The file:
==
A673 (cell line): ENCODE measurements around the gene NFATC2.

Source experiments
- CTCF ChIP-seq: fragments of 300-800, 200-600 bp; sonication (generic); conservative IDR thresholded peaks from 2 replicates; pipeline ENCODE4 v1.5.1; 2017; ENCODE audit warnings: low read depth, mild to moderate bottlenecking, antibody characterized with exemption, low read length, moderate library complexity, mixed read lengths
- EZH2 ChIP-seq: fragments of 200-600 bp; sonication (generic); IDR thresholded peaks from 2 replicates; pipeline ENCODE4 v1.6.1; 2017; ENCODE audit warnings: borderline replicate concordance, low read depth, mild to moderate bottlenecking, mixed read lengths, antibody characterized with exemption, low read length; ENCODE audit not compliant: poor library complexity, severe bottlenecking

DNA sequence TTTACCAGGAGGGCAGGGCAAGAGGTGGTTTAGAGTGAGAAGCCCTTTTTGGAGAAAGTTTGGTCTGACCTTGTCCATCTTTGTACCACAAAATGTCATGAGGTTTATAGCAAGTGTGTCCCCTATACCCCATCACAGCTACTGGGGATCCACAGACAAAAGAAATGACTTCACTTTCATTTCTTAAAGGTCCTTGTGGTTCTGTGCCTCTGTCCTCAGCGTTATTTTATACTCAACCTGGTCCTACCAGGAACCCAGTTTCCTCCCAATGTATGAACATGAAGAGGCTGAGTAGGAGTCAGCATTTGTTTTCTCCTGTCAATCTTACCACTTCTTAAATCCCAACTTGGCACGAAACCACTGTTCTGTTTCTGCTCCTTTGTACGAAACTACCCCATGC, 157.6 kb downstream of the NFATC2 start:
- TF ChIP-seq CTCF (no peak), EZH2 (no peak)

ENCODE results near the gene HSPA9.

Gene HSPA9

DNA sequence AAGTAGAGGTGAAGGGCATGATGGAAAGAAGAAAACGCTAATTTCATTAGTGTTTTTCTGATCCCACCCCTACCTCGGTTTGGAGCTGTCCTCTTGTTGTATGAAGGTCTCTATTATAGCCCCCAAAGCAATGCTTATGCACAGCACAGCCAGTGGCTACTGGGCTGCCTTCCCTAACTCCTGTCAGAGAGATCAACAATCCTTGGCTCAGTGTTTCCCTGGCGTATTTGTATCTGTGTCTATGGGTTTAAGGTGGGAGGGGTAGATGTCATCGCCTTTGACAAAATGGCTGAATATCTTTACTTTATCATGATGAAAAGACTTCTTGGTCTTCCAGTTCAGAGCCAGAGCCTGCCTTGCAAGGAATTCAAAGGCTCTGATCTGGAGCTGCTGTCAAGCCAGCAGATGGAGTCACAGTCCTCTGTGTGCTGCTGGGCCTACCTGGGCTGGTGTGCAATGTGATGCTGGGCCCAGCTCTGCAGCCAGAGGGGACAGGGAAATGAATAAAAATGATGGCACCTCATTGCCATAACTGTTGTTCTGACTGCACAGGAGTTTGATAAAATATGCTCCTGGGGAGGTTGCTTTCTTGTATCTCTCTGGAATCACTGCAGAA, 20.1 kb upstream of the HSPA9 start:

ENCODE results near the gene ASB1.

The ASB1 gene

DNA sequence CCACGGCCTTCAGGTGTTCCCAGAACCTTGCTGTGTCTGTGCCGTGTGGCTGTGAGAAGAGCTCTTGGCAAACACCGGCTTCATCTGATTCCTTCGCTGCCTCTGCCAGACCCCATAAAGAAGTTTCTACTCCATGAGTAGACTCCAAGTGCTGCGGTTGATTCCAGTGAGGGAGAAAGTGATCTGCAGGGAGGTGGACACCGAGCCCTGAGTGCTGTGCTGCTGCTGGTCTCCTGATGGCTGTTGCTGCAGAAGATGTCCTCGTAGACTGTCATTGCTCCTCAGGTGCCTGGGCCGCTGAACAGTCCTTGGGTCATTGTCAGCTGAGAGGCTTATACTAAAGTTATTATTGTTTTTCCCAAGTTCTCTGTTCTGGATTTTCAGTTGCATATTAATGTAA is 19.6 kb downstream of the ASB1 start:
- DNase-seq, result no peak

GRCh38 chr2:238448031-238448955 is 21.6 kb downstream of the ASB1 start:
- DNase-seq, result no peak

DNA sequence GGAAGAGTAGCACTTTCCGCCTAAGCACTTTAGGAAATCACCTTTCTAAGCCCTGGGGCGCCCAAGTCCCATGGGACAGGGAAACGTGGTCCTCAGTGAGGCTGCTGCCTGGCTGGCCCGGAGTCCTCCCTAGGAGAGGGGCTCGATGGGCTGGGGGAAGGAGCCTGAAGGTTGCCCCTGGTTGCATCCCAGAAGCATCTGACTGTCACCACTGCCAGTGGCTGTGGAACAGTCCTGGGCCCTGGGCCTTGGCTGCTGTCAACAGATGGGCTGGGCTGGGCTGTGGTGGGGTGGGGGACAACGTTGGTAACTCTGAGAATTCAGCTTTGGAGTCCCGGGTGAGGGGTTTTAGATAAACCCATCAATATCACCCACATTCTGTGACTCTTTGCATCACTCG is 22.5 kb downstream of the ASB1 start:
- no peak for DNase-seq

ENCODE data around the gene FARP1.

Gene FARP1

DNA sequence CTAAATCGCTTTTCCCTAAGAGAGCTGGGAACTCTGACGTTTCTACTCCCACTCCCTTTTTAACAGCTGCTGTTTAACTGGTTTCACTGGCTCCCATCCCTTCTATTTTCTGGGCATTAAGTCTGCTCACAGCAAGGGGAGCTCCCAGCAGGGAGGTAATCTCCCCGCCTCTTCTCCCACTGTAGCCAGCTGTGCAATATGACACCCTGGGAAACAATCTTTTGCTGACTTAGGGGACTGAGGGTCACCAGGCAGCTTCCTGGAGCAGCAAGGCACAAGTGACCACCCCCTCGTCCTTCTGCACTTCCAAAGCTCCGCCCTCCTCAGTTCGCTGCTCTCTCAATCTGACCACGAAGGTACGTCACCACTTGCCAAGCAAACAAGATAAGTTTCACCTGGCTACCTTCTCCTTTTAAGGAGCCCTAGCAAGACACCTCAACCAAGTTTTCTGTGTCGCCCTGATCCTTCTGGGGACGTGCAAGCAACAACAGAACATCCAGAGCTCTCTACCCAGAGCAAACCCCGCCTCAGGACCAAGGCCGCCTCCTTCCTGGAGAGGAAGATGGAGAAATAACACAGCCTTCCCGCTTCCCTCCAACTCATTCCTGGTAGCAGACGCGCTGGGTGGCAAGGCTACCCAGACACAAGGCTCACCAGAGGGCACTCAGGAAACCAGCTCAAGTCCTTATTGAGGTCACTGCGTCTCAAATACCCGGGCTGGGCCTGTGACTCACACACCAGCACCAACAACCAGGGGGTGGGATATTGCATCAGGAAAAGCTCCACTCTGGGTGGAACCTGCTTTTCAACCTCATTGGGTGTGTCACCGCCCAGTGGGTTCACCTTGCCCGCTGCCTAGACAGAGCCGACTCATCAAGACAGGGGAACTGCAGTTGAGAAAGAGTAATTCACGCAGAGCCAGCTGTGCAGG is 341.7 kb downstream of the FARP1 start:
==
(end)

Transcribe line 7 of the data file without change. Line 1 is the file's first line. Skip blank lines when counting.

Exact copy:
ENCODE results near the gene HSPA9.